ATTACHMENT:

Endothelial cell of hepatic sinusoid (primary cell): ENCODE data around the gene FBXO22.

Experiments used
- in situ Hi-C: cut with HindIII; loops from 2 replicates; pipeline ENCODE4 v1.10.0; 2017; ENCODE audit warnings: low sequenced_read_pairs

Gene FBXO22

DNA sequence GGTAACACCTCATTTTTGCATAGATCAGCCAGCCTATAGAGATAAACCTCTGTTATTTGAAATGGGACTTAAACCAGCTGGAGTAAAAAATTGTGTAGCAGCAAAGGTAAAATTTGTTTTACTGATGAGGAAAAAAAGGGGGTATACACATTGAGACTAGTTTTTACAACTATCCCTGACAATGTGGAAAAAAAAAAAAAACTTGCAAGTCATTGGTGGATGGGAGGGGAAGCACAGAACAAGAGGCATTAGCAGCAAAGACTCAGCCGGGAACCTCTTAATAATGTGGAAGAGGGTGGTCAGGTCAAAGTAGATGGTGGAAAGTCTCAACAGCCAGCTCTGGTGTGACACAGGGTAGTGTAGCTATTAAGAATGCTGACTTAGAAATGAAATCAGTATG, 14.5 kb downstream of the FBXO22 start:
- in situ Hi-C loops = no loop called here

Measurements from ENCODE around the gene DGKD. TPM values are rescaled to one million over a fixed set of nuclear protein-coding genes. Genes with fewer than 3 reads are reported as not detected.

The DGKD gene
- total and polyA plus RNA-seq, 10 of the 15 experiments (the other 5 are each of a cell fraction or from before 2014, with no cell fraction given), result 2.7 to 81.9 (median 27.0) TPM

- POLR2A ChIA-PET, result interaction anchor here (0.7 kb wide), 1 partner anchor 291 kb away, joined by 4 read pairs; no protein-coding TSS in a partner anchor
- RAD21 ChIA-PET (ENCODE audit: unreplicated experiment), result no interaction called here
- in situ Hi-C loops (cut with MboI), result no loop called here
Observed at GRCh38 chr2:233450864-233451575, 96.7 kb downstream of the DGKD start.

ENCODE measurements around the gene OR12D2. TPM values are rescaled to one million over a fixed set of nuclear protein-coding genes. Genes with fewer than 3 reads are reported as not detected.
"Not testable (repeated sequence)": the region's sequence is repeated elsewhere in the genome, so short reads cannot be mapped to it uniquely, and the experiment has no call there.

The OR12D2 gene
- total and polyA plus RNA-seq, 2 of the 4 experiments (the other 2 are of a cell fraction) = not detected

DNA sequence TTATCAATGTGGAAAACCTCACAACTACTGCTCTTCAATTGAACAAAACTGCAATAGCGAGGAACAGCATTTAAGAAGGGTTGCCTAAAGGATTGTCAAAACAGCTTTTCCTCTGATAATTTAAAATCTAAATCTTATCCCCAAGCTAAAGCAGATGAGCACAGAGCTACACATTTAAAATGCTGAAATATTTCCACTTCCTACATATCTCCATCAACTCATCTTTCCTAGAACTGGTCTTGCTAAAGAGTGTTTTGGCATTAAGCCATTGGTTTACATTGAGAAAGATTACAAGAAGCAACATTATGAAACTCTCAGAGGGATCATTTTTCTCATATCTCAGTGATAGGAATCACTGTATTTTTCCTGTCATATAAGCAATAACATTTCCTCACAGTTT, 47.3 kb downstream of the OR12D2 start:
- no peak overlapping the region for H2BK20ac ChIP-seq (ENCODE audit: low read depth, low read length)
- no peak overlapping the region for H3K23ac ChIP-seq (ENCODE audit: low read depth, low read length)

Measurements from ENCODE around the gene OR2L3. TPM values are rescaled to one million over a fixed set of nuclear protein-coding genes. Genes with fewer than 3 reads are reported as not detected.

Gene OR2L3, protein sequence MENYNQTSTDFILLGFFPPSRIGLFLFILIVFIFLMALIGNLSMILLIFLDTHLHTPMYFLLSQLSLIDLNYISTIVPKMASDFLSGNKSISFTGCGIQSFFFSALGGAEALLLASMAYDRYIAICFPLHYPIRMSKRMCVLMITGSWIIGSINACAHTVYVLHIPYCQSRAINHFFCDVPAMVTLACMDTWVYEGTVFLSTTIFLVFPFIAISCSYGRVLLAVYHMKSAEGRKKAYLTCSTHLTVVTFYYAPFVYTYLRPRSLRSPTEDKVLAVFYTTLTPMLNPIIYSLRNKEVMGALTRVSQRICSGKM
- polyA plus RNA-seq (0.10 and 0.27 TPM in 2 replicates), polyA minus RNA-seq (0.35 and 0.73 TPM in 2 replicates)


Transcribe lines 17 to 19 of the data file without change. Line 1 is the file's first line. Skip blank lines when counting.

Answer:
- total and polyA plus RNA-seq, 2 of the 4 experiments (the other 2 are of a cell fraction) = not detected

DNA sequence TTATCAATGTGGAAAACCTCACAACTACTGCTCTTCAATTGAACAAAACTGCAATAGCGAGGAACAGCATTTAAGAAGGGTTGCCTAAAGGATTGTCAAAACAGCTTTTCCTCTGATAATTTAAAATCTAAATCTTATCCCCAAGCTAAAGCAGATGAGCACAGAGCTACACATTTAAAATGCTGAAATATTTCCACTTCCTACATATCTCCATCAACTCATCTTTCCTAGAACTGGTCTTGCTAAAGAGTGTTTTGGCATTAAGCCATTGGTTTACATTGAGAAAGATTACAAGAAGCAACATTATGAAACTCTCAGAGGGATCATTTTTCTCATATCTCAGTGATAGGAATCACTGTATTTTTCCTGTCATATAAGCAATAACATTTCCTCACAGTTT, 47.3 kb downstream of the OR12D2 start:
- no peak overlapping the region for H2BK20ac ChIP-seq (ENCODE audit: low read depth, low read length)